Nofollow Explained

One of the most important aspects of link building is the “nofollow” value. To put it simply, assigning a “nofollow” value to the “rel” attribute of a link is like telling Google that “while I am linking to this webpage, I cannot vouch for it.” When a link is assigned the “nofollow” value, that link does not infl uence the rankings of the destination URL.

Below is what it looks in the code, where “http://www.somesite.com” is the website you are linking to, rel=”nofollow” indicates the “nofollow” attribute, and “click here” is the anchor text.”

<a href=”http://www.somesite.com” rel=”nofollow”/>Click Here</a>

In other words, having a nofollow link to or from your site does not help or hurt your site in terms of SEO. However, NOT having a nofollow link when linking to a spammy website CAN hurt your rankings.

So the nofollow attribute is common for links in the comments section of blogs, links in forums, and other places where the webmaster doesn’t have full control over the link destinations.

How to Check for the Nofollow Attribute

Part of the link building process is fi nding ways to generate inbound links that do not contain the “nofollow” attribute. To find out whether or not a link has a “nofollow” value, right click on the link in question and select “Inspect Element.” Each web browser will have something slightly different, but the information should be the same. You just want to look at the source code. If you see a “nofollow” tag then a link from that site will NOT have any SEO benefit.

Note: Nofollow links can still be valuable in terms of local SEO, which we’ll cover in the local SEO chapter of Book 3.

Example – For this example, we will be using a sample link from our own website SLR Lounge. In this article, we featured the work of a photographer, so naturally we linked over to his website. In this case, we did NOT include a “nofollow” link.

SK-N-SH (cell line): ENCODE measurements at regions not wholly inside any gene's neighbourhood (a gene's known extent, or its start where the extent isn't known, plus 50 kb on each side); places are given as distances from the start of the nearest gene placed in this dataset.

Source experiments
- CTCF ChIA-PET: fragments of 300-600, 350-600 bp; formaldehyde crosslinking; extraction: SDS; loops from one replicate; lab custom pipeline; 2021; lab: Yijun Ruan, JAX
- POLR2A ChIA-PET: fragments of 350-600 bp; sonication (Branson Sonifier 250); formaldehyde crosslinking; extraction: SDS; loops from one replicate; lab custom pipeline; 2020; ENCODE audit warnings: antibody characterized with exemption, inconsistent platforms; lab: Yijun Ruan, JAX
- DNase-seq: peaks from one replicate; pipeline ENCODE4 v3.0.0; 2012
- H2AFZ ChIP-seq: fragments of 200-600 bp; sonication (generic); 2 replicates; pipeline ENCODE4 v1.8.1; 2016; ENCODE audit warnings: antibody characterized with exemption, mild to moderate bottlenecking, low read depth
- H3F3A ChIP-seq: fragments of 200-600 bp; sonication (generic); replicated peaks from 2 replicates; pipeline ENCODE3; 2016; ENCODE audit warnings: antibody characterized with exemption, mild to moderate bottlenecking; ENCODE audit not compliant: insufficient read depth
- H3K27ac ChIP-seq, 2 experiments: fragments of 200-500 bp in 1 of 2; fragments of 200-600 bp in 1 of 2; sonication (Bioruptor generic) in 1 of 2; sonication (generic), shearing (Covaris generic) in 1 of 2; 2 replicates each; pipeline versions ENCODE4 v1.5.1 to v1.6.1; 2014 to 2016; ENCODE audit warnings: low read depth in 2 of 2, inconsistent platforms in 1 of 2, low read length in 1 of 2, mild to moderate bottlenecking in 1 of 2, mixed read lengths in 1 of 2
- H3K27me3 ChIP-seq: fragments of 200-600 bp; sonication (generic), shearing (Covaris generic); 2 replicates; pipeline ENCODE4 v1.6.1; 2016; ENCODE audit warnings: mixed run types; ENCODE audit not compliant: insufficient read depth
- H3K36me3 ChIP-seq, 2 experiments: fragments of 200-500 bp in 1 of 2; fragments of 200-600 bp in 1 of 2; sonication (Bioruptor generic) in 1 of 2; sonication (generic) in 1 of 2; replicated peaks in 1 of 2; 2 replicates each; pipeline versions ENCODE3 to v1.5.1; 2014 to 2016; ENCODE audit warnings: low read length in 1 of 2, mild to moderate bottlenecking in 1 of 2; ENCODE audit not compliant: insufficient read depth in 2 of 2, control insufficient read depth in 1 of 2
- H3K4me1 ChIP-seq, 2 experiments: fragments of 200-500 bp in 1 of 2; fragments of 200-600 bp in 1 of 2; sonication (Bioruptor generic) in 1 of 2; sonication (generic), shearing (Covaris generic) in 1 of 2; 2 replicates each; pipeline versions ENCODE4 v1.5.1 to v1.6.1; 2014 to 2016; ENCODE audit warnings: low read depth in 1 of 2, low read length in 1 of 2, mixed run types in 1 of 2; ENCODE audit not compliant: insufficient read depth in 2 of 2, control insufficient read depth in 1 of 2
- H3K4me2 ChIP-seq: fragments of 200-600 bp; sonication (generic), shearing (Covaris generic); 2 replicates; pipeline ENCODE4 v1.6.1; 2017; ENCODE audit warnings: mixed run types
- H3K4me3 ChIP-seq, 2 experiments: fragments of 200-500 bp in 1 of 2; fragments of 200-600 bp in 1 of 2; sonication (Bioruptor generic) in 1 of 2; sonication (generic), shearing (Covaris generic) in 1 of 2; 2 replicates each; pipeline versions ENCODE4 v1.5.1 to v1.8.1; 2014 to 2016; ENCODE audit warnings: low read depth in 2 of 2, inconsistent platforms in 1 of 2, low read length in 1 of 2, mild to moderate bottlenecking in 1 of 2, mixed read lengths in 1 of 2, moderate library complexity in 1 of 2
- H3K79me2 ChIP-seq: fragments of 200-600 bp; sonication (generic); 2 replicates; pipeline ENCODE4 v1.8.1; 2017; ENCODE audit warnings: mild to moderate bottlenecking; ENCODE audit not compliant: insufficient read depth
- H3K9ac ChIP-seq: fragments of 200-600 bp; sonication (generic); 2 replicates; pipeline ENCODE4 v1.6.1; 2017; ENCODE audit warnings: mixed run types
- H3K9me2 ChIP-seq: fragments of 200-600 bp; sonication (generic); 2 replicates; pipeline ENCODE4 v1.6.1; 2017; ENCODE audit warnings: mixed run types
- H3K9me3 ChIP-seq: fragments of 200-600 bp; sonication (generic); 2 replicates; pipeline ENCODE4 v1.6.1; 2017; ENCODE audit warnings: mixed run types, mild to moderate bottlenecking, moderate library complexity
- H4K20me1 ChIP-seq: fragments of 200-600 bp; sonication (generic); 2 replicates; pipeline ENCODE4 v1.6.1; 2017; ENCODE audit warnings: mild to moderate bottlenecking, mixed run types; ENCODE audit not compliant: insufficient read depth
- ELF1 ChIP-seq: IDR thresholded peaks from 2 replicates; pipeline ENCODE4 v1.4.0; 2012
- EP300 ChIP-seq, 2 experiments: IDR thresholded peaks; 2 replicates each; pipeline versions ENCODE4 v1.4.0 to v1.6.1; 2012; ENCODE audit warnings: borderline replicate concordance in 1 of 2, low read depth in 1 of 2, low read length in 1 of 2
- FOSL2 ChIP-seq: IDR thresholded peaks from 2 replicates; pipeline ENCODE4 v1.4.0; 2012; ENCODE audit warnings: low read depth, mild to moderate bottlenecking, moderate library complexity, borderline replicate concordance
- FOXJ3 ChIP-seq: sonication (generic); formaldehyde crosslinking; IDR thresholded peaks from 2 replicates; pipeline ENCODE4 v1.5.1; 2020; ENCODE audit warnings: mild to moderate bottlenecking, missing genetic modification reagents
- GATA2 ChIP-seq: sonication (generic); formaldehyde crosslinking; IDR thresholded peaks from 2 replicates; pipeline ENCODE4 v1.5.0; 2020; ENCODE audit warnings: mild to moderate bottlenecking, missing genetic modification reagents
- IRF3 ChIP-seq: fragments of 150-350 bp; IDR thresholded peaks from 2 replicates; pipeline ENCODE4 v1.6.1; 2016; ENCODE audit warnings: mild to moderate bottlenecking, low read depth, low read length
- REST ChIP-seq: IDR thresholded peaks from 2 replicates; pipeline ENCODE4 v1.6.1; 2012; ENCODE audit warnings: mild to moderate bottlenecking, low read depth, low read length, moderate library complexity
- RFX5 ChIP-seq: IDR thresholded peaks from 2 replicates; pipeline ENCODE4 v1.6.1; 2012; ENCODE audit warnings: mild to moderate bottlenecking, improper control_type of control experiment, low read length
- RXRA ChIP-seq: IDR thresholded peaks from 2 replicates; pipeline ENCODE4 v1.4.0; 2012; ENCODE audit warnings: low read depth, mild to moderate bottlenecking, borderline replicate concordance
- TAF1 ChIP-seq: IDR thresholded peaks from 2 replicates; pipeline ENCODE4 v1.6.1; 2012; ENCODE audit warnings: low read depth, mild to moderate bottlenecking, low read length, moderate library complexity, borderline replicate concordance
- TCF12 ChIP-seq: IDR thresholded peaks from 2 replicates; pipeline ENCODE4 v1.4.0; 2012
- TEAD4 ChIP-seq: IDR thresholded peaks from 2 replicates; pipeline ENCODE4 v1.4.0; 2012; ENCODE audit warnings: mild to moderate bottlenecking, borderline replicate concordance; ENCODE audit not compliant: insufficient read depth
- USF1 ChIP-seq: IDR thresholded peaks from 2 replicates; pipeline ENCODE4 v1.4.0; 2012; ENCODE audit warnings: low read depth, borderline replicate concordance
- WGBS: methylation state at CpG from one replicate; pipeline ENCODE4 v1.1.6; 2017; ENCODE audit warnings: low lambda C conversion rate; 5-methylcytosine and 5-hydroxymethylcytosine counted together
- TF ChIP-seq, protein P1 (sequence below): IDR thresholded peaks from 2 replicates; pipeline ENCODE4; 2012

Step 1 – Right Click and Inspect Element

nofollow-attribute

This brings up the following screen. You can see here in the highlighted portion that there is NOT a “nofollow” tag on this link.

Step 2 – Analyze Code

nofollow-seo

However, if we run the same exercise on a link in our comments on SLR Lounge, you’ll see that we DO have a “nofollow” tag. Note that “external nofollow” and “nofollow” are the same thing.

seo-nofollow

“Nofollow” Action Steps

Internal Links – Make sure all of your internal links (within your own site) do NOT contain the nofollow attribute. There is no reason you should not be allowing page rank to flow between your own pages.

Comment Links – Make sure the links generated in your own comments DO have the nofollow tag to prevent comment spam.

Get DoFollow Links – When searching for webpages to get links from, look for websites that will give you a link WITHOUT the “nofollow” tag.

CHAPTER 1.01 – INTRODUCTION

CHAPTER 2: 1.02 – SEO BASICS & KEYWORD STRATEGY

CHAPTER 3 1.03 – CREATING CONTENT

CHAPTER 4: 1.04 – SITE STRUCTURE

Chapter 5: 1.05 – ACCESSIBILITY, SPEED, AND DUPLICATE CONTENT

Chapter 6: 2.01 – LINK BASICS

Chapter 7: 2.02 – LINK VALUE FACTORS

Chapter 8: 2.03 – NOFOLLOW, RELATED LINKS, & ANCHOR TEXT

Chapter 9: 2.04 – LINK BUILDING STRATEGIES

Chapter 10: 3.01 – THE IMPORTANCE OF SOCIAL MEDIA

Chapter 11: 3.02 – MAXIMIZING SPECIFIC SOCIAL MEDIA NETWORKS

Chapter 12: 3.03 – MASTER LOCAL SEARCH

Chapter 13: 4.01 – Initial Decisions

Chapter 14: 4.02 – WORDPRESS AND SQUARESPACE

Chapter 15: 4.03 – GOOGLE ANALYTICS

Chapter 16: PAID DIRECTORIES

ACCESS TO INDUSTRY-LEADING EDUCATION

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